The Blood Woods starts the box set strongly, with a smart exploration of Liz and River’s evolving relationship
As for the stories themselves, The Blood Woods kicks things off on a high. Liz is left understandably irked when the Brig simply informs her that in the Doctor’s absence he’s recruited a certain Dr. River Song as her assistant. And the story is very much about the two forming a working partnership. It’s a strand that chimes well with Liz’ own introduction in Spearhead from Space, and the things she’s put up with professionally since. After all, she was effectively demoted the moment the Third Doctor collapsed out of his TARDIS. Meanwhile, the scenes where the Brig defends Dr. Song’s appointment and conduct since to Miss Shaw, before raising his own concerns directly with River in private, are a splendid bit of characterization.
The threat, meanwhile, involves the near universal myth of the ‘Black Dog’ who points out those about to die. Here defined as ‘Black Shuck,’ but known elsewhere as the Grimm, or the Padfoot, and the basis of The Hound of the Baskervilles it’s such a classic folklore monster it’s surprising it’s never been on TV. Why has it marked Liz and River for death, and is it anything to do with a nearby archeological dig? The plot contains enough twists and turns amid the atmosphere and character work to make a superior Big Finish adventure.
Terror of the Suburbs is familiar territory but shows off a rarely seen side of Liz
Second story Terror of the Suburbs opens with Liz sunbathing in her garden among her circle of friends. It’s striking that, of all the Doctor’s companions, Liz is the one we’ve never really seen off duty. Compared to Jo, or Tegan or Amy, it seems strangely impossible to imagine who her favourite band might be, or what her go-to takeaway choices on a Saturday night are. So it’s a shame that Suburbs quickly pivots the scene to reveal we’re in a somewhat overfamiliar trope.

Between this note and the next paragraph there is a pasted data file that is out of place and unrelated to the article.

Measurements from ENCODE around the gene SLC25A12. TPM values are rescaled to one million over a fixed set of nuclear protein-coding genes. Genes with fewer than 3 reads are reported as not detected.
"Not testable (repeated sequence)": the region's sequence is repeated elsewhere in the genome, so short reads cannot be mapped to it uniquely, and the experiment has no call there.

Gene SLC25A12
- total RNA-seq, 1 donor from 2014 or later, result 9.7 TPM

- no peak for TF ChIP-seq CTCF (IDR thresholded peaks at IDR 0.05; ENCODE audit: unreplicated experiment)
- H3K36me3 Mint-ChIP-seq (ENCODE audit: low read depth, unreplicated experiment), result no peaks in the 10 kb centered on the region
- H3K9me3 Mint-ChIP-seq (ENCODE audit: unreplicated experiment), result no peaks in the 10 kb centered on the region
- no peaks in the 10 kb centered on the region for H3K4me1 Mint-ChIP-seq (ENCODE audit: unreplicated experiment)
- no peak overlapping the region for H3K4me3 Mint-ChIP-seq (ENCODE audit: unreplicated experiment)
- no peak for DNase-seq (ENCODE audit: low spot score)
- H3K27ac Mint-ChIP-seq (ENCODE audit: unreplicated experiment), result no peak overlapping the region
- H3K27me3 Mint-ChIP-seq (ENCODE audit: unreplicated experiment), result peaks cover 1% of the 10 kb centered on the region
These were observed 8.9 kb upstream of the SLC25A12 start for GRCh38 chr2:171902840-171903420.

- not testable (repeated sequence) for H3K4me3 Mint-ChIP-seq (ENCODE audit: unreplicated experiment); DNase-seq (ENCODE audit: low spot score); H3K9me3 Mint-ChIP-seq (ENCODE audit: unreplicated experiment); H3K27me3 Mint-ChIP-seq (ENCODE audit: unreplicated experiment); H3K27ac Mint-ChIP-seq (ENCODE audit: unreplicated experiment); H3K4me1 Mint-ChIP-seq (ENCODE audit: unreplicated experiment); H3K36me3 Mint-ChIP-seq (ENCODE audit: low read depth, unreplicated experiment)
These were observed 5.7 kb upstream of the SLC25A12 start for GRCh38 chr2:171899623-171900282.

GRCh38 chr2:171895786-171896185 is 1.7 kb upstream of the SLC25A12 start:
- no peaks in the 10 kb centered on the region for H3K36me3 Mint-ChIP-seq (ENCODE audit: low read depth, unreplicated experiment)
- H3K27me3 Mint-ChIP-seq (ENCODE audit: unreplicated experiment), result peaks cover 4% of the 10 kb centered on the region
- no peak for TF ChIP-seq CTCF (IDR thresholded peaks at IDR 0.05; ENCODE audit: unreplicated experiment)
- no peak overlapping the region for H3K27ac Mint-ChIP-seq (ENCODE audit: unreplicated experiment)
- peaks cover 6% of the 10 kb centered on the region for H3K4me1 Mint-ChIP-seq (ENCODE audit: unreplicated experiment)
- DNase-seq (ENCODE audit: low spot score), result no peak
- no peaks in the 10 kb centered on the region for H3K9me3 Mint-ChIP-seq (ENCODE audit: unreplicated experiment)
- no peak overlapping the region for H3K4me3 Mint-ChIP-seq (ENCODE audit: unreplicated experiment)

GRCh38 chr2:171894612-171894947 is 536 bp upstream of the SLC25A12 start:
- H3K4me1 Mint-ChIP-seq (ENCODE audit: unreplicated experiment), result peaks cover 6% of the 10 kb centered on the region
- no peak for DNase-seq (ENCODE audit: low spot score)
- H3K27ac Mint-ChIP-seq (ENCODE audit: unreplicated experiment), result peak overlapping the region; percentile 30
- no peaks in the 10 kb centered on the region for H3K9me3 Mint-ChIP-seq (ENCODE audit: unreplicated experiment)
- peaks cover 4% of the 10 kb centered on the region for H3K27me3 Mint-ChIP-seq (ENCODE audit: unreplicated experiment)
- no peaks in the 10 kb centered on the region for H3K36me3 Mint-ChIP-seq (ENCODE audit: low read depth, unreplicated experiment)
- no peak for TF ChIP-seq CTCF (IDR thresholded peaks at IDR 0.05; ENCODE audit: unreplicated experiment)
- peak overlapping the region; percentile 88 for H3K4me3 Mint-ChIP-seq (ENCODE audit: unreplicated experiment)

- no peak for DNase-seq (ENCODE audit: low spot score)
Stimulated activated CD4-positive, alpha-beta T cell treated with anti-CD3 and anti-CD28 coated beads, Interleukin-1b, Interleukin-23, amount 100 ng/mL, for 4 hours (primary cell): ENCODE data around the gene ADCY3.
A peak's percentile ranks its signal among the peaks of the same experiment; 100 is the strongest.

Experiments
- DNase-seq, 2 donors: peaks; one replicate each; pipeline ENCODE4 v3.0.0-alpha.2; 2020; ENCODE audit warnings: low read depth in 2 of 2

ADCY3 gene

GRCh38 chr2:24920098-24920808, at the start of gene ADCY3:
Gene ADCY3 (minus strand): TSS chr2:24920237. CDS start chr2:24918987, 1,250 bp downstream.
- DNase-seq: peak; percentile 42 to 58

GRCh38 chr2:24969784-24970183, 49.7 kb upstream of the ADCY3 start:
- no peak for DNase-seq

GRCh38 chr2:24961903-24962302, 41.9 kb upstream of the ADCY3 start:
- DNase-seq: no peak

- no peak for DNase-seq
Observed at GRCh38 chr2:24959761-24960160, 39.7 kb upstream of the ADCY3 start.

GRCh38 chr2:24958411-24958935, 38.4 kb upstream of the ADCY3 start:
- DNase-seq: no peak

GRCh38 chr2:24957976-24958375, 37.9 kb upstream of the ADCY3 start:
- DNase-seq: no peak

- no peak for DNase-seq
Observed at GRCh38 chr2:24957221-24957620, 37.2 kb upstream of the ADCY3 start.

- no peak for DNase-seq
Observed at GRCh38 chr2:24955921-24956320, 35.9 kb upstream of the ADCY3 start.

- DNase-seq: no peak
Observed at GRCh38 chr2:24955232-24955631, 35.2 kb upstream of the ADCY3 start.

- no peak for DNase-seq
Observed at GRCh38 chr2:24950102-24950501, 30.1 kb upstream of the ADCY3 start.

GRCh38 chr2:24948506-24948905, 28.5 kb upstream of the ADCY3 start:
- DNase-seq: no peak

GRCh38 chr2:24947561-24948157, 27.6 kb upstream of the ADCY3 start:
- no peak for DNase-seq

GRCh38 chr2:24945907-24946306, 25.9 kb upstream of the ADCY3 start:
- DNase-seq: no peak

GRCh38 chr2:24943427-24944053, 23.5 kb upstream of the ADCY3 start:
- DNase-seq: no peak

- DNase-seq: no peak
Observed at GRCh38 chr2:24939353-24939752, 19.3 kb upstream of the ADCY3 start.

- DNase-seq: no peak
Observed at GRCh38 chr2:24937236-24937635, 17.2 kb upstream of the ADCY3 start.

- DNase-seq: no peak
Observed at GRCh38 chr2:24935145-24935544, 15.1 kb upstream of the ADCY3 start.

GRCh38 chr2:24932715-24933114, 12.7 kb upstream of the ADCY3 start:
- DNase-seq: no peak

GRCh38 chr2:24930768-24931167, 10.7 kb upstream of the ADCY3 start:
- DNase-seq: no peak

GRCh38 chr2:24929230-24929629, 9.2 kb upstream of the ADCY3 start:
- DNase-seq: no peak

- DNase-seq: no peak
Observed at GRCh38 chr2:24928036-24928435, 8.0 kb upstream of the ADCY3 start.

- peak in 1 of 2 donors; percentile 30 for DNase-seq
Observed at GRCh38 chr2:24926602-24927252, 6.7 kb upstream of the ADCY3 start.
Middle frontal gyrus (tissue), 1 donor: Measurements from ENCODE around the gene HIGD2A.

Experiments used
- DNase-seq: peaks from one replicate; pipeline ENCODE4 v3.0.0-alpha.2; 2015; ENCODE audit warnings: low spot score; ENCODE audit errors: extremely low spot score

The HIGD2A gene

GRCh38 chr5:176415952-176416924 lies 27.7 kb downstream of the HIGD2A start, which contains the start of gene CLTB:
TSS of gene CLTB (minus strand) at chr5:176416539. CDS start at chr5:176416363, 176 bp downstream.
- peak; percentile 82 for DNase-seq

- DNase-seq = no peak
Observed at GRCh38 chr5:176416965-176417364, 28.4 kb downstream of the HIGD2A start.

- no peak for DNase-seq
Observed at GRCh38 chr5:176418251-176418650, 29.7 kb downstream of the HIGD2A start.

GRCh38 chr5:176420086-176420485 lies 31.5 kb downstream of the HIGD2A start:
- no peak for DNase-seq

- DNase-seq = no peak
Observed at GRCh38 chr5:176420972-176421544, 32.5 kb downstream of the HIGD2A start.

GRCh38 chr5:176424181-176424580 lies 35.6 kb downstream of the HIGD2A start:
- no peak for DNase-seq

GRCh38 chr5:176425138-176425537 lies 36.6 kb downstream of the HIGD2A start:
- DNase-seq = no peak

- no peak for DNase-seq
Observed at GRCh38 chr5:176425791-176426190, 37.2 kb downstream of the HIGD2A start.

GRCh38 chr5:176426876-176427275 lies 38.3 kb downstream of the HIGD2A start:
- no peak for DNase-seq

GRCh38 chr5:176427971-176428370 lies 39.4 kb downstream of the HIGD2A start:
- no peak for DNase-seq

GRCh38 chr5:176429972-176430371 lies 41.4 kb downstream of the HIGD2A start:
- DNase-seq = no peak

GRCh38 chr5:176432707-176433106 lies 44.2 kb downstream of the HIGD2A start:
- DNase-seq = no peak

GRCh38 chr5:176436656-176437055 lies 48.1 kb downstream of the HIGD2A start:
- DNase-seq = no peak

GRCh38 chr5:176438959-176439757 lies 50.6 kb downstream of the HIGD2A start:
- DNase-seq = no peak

Calling upon Stepford Wives and The Prisoner as touchstones, Terror of the Suburbs takes place in the new London commuter town of Fetter Bailey. But why is the population almost entirely high achieving women in various fields? Why does nobody ever seem to quite manage to leave for work in London? And why are all the women so unrelentingly chirpy and superficial? When River invites herself to stay over in Liz’ guest room, she’s determined to get to the bottom of the change in Liz and the town’s secrets. The result is a fun enough romp, but one unfortunately hot on the heels of Torchwood: Ashenden. It draws inevitable comparisons to that six-parter’s deeper and more satisfyingly dive into many of the same ideas.
Never Alone plunges River and Liz into a classic Seventies paranoia thriller
Meanwhile, techno thriller Never Alone provides a 70s twist on exactly the sort of case you’d normally expect Kate Stewart and Osgood to be all over. Eight disappearances of young people have one thing in common – they were all students on the same science course. And when one of the missing persons turns up dead, killed in a seemingly impossible way that suggests alien technology, River and Liz are soon on the trail. Before long it emerges that an up and coming tech company Intertraxia has been luring the students away from academia. Eventually the hunt brings the pair from redbrick universities and corporate labs to the unreal domain of “the Higher Power.”